California rejects condom requirement for porn stars

Officials were heavily lobbied by industry figures who said no one would watch porn films featuring condoms

Lots of people are required to wear safety equipment in the workplace. Builders wear helmets and brightly colored vests, firemen don heat-retardant jackets and breathing apparatus.

But officials in California have decided that such rules need not apply to workers in one of the state’s most specialist employment sectors - the porn film industry.

On Thursday, officials in charge of workplace safety voted down a safety proposal that would have forcibly put condoms on porn actors, buckling to pressure from those in the industry who claimed no one would watch the films if such rules were enforced.

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Derrick Burts spoke out in 2010 after learning he was infected with HIV

The decision - taken by the state’s Division of Occupational Safety and Health's Standards Board - has reopened a heated debate about the challenge of producing so-called realistic pornography while acting to stop the spread of the spread of HIV and other sexually transmitted diseases.

The Associated Press said that the AIDS Healthcare Foundation had lobbied officials for years to impose tougher measures, arguing that current safety requirements were inadequate. Among those at the forefront of the campaign has been former porn star Derrick Burts, who was infected with HIV while making a porn film, despite following all the existing safety rules.

The industry let me down. They put me in a situation where I got HIV, and after I’d been diagnosed they did nothing to help me,” Mr Burts told The Independent in 2010.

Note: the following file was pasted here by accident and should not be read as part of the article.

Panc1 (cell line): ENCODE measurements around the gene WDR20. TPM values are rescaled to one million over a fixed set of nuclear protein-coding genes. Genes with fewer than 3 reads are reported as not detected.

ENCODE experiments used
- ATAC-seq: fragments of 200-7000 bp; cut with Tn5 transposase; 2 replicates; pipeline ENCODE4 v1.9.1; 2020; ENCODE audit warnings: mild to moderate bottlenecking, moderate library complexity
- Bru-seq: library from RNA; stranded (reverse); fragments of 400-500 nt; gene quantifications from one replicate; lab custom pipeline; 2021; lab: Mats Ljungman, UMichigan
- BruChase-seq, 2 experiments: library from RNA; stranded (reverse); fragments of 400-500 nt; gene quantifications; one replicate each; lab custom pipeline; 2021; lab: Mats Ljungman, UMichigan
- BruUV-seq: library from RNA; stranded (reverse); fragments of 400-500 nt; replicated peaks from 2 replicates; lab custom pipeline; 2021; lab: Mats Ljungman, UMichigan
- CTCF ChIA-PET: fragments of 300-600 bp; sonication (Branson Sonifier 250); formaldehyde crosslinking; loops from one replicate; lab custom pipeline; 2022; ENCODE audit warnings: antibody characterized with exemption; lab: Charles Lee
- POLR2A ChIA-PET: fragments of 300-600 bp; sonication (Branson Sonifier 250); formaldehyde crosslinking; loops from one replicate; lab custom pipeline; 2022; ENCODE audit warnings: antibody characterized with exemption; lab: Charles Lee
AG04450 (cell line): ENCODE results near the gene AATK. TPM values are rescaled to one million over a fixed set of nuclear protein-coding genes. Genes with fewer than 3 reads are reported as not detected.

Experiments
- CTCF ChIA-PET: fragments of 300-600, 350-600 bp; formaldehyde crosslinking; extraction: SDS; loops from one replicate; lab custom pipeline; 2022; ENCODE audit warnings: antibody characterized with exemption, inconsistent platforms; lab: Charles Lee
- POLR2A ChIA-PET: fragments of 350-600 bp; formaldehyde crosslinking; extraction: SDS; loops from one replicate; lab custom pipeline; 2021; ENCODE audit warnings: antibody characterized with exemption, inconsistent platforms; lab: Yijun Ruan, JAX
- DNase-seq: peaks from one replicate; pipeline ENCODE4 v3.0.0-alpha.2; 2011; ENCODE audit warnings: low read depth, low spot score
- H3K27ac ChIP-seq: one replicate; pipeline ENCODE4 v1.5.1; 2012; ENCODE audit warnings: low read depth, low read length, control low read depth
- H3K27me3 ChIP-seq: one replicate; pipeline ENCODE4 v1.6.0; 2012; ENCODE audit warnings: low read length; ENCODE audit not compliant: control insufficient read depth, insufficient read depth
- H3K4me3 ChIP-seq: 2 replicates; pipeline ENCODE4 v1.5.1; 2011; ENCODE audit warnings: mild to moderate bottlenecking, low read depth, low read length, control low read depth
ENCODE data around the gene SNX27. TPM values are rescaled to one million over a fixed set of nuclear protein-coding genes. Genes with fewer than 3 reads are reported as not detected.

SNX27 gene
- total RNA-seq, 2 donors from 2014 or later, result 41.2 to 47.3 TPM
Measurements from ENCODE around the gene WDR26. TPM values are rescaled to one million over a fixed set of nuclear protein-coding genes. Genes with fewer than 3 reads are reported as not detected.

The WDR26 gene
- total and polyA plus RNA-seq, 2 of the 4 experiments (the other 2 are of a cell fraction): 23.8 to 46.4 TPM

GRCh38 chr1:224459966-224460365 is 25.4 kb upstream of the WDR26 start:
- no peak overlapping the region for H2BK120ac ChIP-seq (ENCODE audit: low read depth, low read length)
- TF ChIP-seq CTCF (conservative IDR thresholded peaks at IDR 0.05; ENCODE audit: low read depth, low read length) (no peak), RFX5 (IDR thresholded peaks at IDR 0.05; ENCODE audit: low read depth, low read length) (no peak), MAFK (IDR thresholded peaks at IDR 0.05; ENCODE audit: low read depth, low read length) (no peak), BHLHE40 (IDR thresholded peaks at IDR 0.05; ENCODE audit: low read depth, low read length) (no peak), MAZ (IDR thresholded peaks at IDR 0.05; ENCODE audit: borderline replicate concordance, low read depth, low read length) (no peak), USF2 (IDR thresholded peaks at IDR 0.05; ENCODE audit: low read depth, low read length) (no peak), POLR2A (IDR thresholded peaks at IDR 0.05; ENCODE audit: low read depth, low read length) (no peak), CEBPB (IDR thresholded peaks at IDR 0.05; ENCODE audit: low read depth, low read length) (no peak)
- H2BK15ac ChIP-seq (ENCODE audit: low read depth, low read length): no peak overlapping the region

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Mr Burts said he had been infected despite following all industry safety regulations

But industry officials said the measure risked destroying the multi-billion dollar industry. They argued that a large segment of their audience loses interest in a film when they see actors with condoms.

They warned that if the rules could ultimately lead to actors being forced to wear safety goggles and dental dams, saying no one would want to watch a film with that equipment. 

They also said it could threaten existing requirements for porn actors to be tested for sexually transmitted diseases for 14 days.

“When you criminalise sex work in any way, you make it more dangerous,” said porn actress SiouxsieQ, who also reports on the industry for various publications,

Mike Stabile, a spokesman for the industry trade group the Free Speech Coalition, said after the vote that pornographers hope they can work closely in the future in crafting safety requirements that the industry can accept. He did not say what those might be.

AIDS Healthcare Foundation spokesman Ged Kenslea said his organisation was impressed that porn representatives said they recognize a need for some sort of regulation. He added his group would be interested in working with them to achieve that goal.

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